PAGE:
Executive Bio

Cold War Movies

I graduated high school in the middle of the 1960’s, a time rife with cold war intrigue which often showed up in theatres and on the front page of newspapers. I know, because I folded those papers before delivering them, giving me a chance to read the news thoroughly each morning. No wonder I graded so well in Civics and History, but I digress. I was a young, distant, and casual observer of the geopolitical environment and have been ever since (except the young part). And that is why I have this list.

The list is specific to the West vs. Soviet competition, thus omitting other great espionage genre films that focus on other competitions. Casa Blanca, The Manchurian Candidate and others are not included as a result.

The list is organized newest to oldest, IMDB scoring is shown in parentheses. I tried to come up with a favorite top three from the list, but it can’t be done.

The Courier – 2020 (7.1)  Benedict Cumberbatch (Doctor Strange) delivers a masterpiece of storytelling in his portrayal of a simple salesman called on to perform yeoman duty in the intrigue of spycraft. This one is a close cousin to Bridge of Spies. Badly underrated in my opinion.

Bridge of Spies – 2015 (7.6)  Tom Hanks has done a lot of good work, this is one of his best. An insurance lawyer, he is minding his own business when he, of all people, is called to represent a Soviet spy. He does so with great integrity in spite of the way the deck is stacked, and that is just the beginning.

Tinker Tailor Soldier Spy – 2011 (7.0)  Gary Oldman steps into the role of George Smiley, called on to find the mole who is confoundig MI6. The Smiley novels were authored by John Le Carre, who really was a MI6 agent. This is not Bond.

The Good Shepherd – 2006 (6.7)  Matt Damon’s character is loosely based on the life and career of James Jesus Angleton, CIA’s mole hunting guru who became psychotic in the process. The film is a mashup of Skull and Bones culture, CIA misadventure, and the demons that can consume us. Dark but very well done, and well worth a higher rating.

Thirteen Days – 2000 (7.3)  I was in junior high when the Cuban missile crisis held the world hostage, and I remember the are-we-going-to-end-the-world-over-this? tension. The movie doesn’t live up to the grittiness of reality, but it is a good view of how the Kennedy White House operated.

The Hunt for Red October – 1990 (7.6)  Tom Clancy’s first book is still one of if not his best. The movie is loyal to the book, portraying a credible view of superpower military confrontation. This one gets air time at our house.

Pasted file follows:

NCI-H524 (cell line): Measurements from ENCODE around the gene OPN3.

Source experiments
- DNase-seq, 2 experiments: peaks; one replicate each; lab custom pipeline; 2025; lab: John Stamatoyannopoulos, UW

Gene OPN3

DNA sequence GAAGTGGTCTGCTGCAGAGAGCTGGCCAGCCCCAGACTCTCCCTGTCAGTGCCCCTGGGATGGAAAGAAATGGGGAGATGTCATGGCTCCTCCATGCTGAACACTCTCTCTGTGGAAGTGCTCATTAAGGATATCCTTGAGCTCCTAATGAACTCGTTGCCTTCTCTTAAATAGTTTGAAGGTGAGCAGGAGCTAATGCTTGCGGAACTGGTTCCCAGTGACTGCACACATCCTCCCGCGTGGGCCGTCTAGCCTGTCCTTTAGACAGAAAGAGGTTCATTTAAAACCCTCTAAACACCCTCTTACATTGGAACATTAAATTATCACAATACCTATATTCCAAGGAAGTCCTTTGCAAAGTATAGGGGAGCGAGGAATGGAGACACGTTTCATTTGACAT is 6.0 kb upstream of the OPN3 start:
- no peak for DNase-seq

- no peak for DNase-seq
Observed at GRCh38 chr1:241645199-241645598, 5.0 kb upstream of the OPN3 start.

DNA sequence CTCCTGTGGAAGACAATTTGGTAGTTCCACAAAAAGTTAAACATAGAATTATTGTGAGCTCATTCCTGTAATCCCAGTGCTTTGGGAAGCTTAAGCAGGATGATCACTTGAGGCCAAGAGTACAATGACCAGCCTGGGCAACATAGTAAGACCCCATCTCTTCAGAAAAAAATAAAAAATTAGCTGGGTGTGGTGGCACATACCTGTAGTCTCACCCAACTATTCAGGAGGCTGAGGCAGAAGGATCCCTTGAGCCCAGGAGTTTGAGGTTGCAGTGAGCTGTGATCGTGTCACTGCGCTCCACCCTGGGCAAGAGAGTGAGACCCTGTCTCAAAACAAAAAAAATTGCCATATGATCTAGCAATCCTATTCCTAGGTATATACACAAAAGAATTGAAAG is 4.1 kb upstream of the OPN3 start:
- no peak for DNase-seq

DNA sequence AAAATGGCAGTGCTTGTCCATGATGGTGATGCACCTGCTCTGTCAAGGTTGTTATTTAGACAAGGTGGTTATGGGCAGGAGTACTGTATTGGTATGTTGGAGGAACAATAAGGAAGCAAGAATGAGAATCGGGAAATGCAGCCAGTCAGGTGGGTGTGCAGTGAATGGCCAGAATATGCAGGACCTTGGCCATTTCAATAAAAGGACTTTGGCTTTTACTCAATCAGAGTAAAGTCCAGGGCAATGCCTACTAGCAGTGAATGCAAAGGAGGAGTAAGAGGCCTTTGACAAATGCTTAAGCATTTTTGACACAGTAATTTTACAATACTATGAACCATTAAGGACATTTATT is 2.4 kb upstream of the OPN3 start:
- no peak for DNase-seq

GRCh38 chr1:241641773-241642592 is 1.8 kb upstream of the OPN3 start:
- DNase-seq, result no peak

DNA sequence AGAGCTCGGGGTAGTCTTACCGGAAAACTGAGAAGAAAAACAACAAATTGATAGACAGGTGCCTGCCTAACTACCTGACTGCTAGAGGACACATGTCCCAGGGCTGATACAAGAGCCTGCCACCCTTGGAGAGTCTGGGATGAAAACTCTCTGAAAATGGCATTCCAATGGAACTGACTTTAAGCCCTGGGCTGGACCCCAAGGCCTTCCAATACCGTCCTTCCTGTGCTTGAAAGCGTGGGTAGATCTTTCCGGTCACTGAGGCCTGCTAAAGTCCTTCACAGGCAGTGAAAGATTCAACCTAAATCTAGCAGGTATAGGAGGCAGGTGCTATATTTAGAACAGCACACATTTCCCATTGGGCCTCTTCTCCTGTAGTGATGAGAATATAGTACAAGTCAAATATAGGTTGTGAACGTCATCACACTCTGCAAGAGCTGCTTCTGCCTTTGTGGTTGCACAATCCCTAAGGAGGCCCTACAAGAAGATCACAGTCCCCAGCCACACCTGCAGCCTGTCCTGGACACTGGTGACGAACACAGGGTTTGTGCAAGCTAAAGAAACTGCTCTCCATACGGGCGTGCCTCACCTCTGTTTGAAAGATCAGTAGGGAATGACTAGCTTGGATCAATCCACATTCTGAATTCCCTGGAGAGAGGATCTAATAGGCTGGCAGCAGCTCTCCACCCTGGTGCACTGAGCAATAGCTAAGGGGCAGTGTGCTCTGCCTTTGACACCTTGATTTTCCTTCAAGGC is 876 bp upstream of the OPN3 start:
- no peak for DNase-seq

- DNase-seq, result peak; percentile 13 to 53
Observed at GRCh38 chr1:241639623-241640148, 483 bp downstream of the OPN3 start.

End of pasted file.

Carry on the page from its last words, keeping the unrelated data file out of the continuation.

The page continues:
Funeral in Berlin – 1966 (6.8)  Michael Cane is at it again, this time attempting to spirit away an East German (remember East Germany?) spy who has much to tell. But it is never simple or straightforward, is it? Formulaic but well done.

The Bedford Incident – 1965 (7.3)  A psycho Navy Captain, a Soviet submarine, a nosy reporter on assignment, and a crew worn to the breaking point by high seas hijinks. This movie is why I joined the Air Force and not the Navy (just kidding – sort of).

The Ipcress File – 1965 (7.2)  Michael Cane as Harry Palmer in this tale of disappearing scientists, double crosses, and moles. Based on Len Deighton’s novel of the same name, so the plotting is good if a bit tiring.

The Spy Who Came in from the Cold – 1965 (7.6)  Another Le Carre story, this time exploring the gap between morality and the actions of intelligence services. Disinformation and betrayal abound in the era of the Berlin wall and Soviet/West competition. The book made Time Magazine’s Top 100 novels list.

Dr. Strangelove or: How I Learned to Stop Worrying and Love the Bomb – 1964 (8.4)  This classic cold war satire tops my personal ranking. I love Peter Sellers’ genius playing three primary roles, and the scene with Slim Pickens riding the bomb down is a fitting end. Besides … Stanley Kubrick … need I say more?

Seven Days in May – 1964 (7.8) A military coup in the U.S. over negotiations with the Soviets? As implausible as it sounds there were real concerns of such at one time, and there are conspiracy theories along the same lines that link the military to president Kennedy’s assassination. Yes, the 1960’s were an interesting time to be a kid.

Fail Safe – 1964 (8.0) An American general having strange dreams sits down to dinner with a supposedly brilliant guy who happens to believe that killing millions is a fair price for ending Communism. What could possibly go wrong? Lots, apparently. I read the book while in tenth grade and almost stopped reading forever.

On the Beach – 1959 (7.1)  Basically, the northern hemisphere is a nuclear waste thanks to WWIII. The good folks of Australia are wondering what happens next and send an American submarine (now attached to RAN) to find out. Hint: It isn’t good.

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